Linked by Thom Holwerda on Mon 25th Mar 2013 21:09 UTC
Legal Late last week, Nokia dropped what many consider to be a bomb on the WebM project: a list of patents that VP8 supposedly infringes in the form of an IETF IPR declaration. The list has made the rounds around the web, often reported as proof that VP8 infringes upon Nokia's patents. All this stuff rang a bell. Haven't we been here before? Yup, we have, with another open source codec called Opus. Qualcomm and Huawei made the same claims as Nokia did, but they turned out to be complete bogus. As it turns out, this is standard practice in the dirty business of the patent licensing industry.
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RE: Here we go again
by Valhalla on Tue 26th Mar 2013 08:22 UTC in reply to "Here we go again"
Valhalla
Member since:
2006-01-24

Aren't you one of the ReactOS devs? Funny having someone re-implementing an existant OS from a patent-wielding company like Microsoft being so pro-software patent as you are.

It seems likely that ReactOS potentially infringes on Microsoft patents, at the very least FAT32 which Microsoft has threatened with, or does ReactOS not implement it?

Reply Parent Score: 3

RE[2]: Here we go again
by gedmurphy on Tue 26th Mar 2013 09:24 in reply to "RE: Here we go again"
gedmurphy Member since:
2005-12-23

I'm sure ReactOS tramples on all sorts of patents.
However ReactOS is a research project, it's not being sold and it's certainly not being used to compete with any patent holders.

I may not agree with some of the more crazy software patents issued by the USPO, but I would certainly try to respect them. Google knowingly infringes on patents, releases it as free software and then tries to control the internet with its stolen art.

Edited 2013-03-26 09:25 UTC

Reply Parent Score: 0

RE[3]: Here we go again
by Valhalla on Tue 26th Mar 2013 09:42 in reply to "RE[2]: Here we go again"
Valhalla Member since:
2006-01-24

and it's certainly not being used to compete with any patent holders.

Only because it is as of yet (and sadly likely always will be) too incomplete to pose as a viable alternative to Microsoft's own Windows. That is hardly through intent though, but rather due to lack of developers and resources. Or are you deliberately making sure it's not 'too compatible'?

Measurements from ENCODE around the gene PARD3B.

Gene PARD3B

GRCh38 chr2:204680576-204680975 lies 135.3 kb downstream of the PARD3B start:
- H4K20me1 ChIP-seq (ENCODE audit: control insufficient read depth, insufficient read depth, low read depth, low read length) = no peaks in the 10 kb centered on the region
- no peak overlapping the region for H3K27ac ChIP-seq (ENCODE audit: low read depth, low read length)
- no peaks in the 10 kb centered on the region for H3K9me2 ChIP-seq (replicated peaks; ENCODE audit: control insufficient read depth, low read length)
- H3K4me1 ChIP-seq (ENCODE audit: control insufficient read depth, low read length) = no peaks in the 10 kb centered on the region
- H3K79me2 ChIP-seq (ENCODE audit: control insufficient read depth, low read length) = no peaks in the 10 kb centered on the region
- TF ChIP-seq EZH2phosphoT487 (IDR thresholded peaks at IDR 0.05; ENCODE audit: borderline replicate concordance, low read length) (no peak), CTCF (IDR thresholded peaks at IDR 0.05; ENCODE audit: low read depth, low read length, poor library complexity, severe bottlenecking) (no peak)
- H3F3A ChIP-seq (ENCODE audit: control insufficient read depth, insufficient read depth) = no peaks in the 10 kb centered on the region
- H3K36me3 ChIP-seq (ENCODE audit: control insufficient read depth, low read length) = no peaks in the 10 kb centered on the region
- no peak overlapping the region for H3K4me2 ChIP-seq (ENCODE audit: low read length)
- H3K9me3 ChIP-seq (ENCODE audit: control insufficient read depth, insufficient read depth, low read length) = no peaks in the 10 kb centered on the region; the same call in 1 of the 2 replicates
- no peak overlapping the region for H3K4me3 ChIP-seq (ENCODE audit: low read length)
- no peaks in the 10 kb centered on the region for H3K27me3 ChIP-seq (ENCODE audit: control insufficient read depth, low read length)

Google knowingly infringes on patents

What patents would these be? I'd say Google would be crazy to knowingly infringe on patents given how much of a target they are.

Not going to court over patent claims is not the same as actually being guilty over patent infringement. As we've seen over and over again, patents are promiscuously granted by USPTO and their actual worth is up to a court to decide.

Court cases are long, expensive and also they seem sometimes to be hard to predict (unless they're in east Texas). So it's often a last resort as it's still a risk even if you are certain you are not infringing.

releases it as free software and then tries to control the internet with its stolen art.

How would they 'control the internet' with the royalty free vp8 (I'm assuming that is what you refer to with 'stolen art') ?

Reply Parent Score: 3

RE[3]: Here we go again
by Radio on Tue 26th Mar 2013 10:17 in reply to "RE[2]: Here we go again"
Radio Member since:
2009-06-20

it's not being sold

So, you knowingly infringe on patents and release it as free software?

"Just a research project" is as bogus an excuse as excuses go, and the affirmation that you do not compete... Well, by releasing it "free", you undercut the patent holders, who would have no problem arguing it in court. Bogus bogus bogus.

Google tries to control the web. Right. By making a better product, under licenses so permissive that they will never be able to "bait and switch" the users. While everybody else churns brain-dead patents to be sure to scare anybody who could come close to the same ideas, and lock wide portions of computing.

Edited 2013-03-26 10:17 UTC

Reply Parent Score: 2

RE[2]: Here we go again
by WereCatf on Tue 26th Mar 2013 09:46 in reply to "RE: Here we go again"
WereCatf Member since:
2006-02-15

at the very least FAT32 which Microsoft has threatened with, or does ReactOS not implement it?


As far as I remember, the FAT32 - patent was deemed invalid. Microsoft does hold a patent on FAT, but alas, I think there are work-arounds for that, too. I can't remember any details right now, but there was some discussion about this exact topic some while ago here on OSNews.

Reply Parent Score: 3